Willamette Meteorite Agreement main content.

Willamette Meteorite Agreement

Part of Hall of the Universe.

The American Museum of Natural History and the Confederated Tribes of the Grand Ronde Community of Oregon Sign Historic Agreement Maintaining Willamette Meteorite at Museum, Recognizing the Tribe's Spiritual Relationship to the Meteorite

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Willamette Meteorite 2

New York, New York - June 22, 2000 -- The American Museum of Natural History and the Confederated Tribes of the Grand Ronde Community of Oregon today signed a historic agreement that ensures access to the Willamette Meteorite, a world famous scientific specimen at the Museum, by the Grand Ronde for religious, historical, and cultural purposes while maintaining its continued presence at the Museum for scientific and educational purposes. The agreement recognizes the Museum's tradition of displaying and studying the Meteorite for almost a century, while also enabling the Grand Ronde to re-establish its relationship with the Meteorite with an annual ceremonial visit to the Meteorite.

The agreement reflects mutual recognition of and respect for the traditions of both the Tribe and the Museum. As part of the agreement, the Tribe agrees to drop its claim for repatriation of the Willamette Meteorite and not to contest the Museum's ownership of it. However, the agreement also stipulates the Meteorite would be conveyed to the Tribe if the Museum failed to publicly display it, except for temporary periods for preservation, safety, construction and reasons beyond the reasonable control of the Museum. Also in keeping with the agreement, the Museum will place a description of the Meteorite's significance to the Clackamas in the Hall of the Universe, alongside a description of the Meteorite's scientific importance.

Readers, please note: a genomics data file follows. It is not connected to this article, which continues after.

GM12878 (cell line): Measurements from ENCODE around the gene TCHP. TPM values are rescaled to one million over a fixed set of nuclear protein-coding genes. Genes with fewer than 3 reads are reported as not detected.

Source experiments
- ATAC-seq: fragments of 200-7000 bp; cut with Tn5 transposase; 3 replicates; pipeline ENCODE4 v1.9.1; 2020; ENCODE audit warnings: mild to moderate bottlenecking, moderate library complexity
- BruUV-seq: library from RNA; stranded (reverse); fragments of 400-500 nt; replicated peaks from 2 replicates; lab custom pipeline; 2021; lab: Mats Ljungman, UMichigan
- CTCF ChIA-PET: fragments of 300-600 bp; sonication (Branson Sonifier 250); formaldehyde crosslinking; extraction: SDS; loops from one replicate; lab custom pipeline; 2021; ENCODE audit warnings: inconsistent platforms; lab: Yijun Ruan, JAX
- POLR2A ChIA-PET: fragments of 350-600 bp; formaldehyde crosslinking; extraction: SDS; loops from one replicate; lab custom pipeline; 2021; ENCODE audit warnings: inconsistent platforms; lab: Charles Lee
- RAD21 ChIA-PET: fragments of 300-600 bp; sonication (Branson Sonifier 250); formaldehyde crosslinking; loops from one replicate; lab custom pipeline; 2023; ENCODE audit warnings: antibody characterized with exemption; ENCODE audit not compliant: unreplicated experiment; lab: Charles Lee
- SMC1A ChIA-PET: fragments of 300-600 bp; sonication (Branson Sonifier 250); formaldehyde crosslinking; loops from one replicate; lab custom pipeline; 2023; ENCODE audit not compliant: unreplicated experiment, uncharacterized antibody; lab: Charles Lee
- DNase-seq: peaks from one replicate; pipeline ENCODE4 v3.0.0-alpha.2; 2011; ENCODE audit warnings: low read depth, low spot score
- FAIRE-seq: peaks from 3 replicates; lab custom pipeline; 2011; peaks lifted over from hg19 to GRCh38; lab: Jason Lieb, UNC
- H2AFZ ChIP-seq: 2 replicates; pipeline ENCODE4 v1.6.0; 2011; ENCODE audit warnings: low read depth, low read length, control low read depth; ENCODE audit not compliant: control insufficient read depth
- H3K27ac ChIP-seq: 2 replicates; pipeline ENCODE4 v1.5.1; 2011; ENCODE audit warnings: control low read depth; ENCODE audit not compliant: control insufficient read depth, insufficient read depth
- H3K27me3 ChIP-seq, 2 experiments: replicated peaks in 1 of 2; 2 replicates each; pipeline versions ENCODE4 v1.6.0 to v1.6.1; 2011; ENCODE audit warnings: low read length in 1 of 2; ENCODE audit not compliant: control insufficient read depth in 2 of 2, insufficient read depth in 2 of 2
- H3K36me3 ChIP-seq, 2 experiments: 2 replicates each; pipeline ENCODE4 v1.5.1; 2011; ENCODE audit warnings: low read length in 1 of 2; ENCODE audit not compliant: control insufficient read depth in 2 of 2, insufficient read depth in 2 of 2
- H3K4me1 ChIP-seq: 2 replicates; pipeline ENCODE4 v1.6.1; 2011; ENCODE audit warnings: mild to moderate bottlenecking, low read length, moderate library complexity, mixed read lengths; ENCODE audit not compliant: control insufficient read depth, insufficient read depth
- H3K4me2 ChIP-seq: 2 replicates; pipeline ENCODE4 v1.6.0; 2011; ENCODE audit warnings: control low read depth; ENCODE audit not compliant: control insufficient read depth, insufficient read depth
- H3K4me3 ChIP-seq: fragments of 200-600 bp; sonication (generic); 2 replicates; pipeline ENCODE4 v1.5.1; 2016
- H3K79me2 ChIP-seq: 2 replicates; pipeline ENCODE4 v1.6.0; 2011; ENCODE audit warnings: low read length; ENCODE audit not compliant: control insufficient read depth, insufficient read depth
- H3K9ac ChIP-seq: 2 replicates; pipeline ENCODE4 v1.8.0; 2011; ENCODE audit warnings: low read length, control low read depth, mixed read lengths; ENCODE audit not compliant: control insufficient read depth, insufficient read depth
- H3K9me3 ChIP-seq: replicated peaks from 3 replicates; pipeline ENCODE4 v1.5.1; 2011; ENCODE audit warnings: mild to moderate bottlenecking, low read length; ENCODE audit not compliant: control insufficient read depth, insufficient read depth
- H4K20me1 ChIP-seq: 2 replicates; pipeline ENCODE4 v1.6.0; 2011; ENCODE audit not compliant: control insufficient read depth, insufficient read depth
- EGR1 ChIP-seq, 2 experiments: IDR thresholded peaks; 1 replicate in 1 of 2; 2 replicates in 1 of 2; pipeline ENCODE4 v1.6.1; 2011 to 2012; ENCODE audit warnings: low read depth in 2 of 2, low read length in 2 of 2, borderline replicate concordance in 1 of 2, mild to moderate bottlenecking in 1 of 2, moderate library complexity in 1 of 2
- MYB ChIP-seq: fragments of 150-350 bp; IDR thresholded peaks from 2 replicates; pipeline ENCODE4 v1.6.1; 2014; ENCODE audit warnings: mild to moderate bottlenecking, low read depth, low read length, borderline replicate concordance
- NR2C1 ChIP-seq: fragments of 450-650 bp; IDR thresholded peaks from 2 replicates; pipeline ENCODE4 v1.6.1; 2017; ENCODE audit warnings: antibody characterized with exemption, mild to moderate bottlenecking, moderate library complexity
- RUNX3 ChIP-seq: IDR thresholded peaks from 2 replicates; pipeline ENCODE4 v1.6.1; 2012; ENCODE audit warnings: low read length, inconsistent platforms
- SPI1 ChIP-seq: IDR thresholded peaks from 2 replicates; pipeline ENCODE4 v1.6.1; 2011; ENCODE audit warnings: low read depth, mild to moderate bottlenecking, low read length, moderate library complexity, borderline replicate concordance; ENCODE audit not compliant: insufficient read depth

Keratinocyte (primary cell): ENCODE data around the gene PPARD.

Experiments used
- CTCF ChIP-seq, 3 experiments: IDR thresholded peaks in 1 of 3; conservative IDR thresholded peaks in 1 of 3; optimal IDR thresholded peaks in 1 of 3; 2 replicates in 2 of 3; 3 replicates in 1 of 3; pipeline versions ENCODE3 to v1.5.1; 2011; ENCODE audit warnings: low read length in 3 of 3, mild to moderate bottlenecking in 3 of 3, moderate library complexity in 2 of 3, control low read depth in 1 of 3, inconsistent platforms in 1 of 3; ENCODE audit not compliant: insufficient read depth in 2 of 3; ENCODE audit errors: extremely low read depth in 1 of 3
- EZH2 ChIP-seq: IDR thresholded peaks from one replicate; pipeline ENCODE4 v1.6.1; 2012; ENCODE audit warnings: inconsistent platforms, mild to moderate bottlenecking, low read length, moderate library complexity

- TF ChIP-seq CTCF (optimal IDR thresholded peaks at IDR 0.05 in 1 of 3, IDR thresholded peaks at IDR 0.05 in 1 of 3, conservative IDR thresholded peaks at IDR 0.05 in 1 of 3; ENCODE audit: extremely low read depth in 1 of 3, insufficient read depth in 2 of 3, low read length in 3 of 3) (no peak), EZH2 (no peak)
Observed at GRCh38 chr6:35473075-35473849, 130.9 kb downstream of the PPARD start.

Officiating at the announcement and signing ceremony, which took place in the Museum's Rose Center for Earth and Space and beside the 15 1/2-ton Willamette Meteorite, were Ellen V. Futter, president of the American Museum of Natural History, and Kathryn Harrison, chair of the Grand Ronde Tribal Council.

"I can't begin to tell you how much this means to us," said Kathryn Harrison, Grand Ronde Tribal Council chair. "Since the termination of our tribe by the federal government in 1954, we have worked hard to gather our people together to share our unique and important past. This agreement goes even further because it looks towards our future. I consider it one of the outstanding milestones we've reached for our tribal members."

Meteroite Signing
Museum president Ellen Futter and Grand Ronde Tribal Council chair Kathryn Harrison

"It is an honor to sign this historic agreement with the Confederated Tri